Why Waite? Experience History Today in Cooperstown
The letter on White House stationery is hand-addressed and carries a first-class, eight-cent stamp.
The addressee is Hall of Famer Waite Hoyt. And the author is Richard Nixon.
The archives at the National Baseball Hall of Fame and Museum are regarded as the home of the most impressive baseball library in the world. But much of that baseball history overlaps with our nation’s history – and it is all preserved in Cooperstown.
Hoyt was elected to the Hall of Fame in 1969 after winning 237 games over 21 big league seasons. When he retired, Hoyt became a broadcaster and spent 24 seasons with the Cincinnati Reds before retiring in 1965.
Upon his Hall of Fame election and throughout his later years, Hoyt donated hundreds of documents to the Hall of Fame Library. This recently re-organized collection features telegrams of congratulations following his 3,000th broadcast in 1959, Hall of Fame Induction Weekend programs and several postal exchanges between Hoyt and various politicians, including the 37th President of the United States.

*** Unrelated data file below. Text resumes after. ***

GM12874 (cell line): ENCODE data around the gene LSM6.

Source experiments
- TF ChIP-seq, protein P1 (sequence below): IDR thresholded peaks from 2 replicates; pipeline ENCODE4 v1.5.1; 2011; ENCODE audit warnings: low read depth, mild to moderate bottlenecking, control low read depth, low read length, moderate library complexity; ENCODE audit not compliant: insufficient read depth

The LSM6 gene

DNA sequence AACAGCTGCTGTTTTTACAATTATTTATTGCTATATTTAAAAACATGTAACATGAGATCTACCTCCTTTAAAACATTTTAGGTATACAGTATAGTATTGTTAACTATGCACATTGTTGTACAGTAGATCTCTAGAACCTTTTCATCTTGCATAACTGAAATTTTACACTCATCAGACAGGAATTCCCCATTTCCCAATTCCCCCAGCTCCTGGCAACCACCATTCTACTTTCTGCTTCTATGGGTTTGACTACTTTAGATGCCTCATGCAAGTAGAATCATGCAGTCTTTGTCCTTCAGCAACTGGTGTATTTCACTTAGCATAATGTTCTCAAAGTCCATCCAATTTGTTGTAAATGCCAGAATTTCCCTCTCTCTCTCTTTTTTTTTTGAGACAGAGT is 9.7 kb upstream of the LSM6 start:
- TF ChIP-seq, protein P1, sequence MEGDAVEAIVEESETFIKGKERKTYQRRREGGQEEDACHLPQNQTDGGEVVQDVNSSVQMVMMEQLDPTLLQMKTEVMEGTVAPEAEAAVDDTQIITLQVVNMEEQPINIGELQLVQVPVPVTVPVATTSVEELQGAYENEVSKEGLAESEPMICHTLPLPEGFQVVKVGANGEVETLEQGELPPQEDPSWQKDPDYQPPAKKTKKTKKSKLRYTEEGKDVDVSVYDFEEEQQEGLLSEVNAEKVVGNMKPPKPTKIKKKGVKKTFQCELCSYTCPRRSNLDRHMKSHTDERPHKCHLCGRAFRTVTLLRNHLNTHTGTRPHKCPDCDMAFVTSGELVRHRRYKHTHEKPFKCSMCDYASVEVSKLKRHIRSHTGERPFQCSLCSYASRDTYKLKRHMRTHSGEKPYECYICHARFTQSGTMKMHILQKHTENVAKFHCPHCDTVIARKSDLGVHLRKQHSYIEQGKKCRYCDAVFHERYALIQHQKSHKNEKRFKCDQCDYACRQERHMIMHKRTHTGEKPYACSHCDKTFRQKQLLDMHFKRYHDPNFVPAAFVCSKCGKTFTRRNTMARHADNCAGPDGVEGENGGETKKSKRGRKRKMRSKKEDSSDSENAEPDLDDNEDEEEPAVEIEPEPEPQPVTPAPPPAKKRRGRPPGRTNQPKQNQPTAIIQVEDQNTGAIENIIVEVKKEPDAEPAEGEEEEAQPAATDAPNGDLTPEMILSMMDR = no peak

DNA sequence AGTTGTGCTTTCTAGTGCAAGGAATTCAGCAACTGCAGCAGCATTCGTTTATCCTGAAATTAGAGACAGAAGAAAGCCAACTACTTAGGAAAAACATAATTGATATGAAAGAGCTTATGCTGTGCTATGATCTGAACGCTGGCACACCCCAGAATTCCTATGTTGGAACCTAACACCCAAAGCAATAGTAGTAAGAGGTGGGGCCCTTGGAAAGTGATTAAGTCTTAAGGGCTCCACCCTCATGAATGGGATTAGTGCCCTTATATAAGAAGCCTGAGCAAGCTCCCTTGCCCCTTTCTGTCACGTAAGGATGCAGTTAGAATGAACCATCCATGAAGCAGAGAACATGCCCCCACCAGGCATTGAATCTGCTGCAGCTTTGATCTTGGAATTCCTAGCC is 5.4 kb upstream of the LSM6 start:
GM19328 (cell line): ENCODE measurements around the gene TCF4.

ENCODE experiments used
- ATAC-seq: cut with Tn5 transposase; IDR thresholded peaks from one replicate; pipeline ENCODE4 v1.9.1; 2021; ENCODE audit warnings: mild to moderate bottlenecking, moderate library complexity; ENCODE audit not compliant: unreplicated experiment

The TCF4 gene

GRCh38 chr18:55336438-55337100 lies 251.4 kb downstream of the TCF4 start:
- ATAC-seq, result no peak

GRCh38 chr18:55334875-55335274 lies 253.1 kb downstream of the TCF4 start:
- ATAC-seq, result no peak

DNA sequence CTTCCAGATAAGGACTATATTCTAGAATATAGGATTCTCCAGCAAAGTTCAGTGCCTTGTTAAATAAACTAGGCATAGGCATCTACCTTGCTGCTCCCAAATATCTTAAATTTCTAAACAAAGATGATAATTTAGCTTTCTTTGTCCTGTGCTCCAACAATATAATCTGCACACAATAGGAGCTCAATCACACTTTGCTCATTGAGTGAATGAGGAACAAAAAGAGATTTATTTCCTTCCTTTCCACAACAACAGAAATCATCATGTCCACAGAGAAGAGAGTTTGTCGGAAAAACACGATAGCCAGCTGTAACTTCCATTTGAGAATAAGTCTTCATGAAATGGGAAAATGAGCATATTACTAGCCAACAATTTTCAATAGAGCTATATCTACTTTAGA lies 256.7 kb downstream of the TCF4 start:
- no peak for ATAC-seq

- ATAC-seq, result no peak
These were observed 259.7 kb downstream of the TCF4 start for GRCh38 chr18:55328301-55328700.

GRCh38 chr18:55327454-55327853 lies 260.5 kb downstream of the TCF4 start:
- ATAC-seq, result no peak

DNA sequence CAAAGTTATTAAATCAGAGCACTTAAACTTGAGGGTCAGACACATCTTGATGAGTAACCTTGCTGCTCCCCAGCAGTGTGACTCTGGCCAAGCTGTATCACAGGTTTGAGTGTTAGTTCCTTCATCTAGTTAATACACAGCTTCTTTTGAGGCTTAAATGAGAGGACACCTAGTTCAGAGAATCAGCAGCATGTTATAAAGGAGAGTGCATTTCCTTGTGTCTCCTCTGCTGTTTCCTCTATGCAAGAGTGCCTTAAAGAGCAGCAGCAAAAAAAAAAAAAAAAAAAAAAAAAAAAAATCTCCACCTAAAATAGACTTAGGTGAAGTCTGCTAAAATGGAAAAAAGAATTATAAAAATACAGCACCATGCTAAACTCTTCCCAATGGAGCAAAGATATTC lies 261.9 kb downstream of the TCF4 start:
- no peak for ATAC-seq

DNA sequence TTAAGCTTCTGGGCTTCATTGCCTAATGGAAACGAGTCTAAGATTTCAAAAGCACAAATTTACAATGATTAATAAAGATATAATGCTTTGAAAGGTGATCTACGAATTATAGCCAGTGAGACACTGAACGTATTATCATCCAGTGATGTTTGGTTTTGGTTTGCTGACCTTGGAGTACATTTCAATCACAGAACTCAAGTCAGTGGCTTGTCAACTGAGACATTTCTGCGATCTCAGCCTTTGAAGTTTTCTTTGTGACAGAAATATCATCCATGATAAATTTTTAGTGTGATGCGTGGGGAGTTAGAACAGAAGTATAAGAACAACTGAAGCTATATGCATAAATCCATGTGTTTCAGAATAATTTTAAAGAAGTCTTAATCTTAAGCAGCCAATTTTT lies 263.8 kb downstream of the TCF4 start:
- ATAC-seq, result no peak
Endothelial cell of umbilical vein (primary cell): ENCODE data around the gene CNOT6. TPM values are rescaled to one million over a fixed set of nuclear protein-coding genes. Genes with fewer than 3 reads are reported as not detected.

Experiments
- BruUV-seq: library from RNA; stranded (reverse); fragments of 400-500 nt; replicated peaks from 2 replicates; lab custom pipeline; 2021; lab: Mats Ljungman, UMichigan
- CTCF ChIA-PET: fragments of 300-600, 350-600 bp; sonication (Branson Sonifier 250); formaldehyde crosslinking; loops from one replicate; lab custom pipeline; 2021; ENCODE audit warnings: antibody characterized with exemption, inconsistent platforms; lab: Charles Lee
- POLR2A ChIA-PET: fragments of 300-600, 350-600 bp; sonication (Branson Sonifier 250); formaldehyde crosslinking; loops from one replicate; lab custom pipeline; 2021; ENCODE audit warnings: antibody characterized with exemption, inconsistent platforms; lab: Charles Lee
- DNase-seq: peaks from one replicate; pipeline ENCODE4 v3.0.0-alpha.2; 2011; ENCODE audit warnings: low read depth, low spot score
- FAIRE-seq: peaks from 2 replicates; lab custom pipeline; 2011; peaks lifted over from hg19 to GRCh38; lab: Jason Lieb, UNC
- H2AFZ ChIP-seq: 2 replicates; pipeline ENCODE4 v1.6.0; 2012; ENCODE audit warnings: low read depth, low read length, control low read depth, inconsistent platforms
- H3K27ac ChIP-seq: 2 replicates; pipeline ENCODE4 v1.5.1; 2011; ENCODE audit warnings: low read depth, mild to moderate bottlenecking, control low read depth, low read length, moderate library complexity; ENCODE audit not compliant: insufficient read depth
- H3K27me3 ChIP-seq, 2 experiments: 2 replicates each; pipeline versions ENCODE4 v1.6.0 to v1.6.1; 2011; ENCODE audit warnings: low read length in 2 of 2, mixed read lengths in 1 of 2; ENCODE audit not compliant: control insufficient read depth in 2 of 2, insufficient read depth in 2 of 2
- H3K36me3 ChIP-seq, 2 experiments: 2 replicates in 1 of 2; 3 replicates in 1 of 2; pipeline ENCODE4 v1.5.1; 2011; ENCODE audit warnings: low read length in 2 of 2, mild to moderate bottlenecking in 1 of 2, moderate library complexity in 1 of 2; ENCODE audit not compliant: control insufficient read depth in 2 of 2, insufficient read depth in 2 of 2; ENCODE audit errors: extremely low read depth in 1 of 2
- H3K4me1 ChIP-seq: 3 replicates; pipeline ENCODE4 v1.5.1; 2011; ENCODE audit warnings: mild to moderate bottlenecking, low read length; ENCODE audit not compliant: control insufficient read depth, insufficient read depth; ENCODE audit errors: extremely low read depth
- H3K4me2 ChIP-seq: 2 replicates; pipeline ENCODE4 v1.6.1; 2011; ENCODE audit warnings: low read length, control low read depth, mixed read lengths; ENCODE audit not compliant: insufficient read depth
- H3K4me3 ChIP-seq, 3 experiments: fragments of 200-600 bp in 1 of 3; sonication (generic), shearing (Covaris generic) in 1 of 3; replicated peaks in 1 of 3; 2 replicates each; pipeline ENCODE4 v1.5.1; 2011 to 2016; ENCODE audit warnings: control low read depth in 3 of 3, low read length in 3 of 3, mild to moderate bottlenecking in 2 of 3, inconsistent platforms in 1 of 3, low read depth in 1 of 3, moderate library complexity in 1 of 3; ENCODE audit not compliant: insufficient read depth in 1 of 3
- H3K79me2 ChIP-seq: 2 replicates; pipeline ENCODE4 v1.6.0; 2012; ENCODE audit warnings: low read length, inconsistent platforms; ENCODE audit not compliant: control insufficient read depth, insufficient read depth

“You look down at those letters and realize: “Richard Nixon signed this,’” said Claudette Scrafford, the manuscript archivist at the National Baseball Hall of Fame and Museum.
Hoyt’s papers – and thousands of others like them – are available to researchers at the Hall of Fame in Cooperstown. And though Hoyt passed away in 1984, his diligent record-keeping – and generous donations – have preserved the history he made and experienced for generations to come.
To learn more about researching at the Hall of Fame, please send an email to email@example.com.
Craig Muder is the director of communications for the National Baseball Hall of Fame and Museum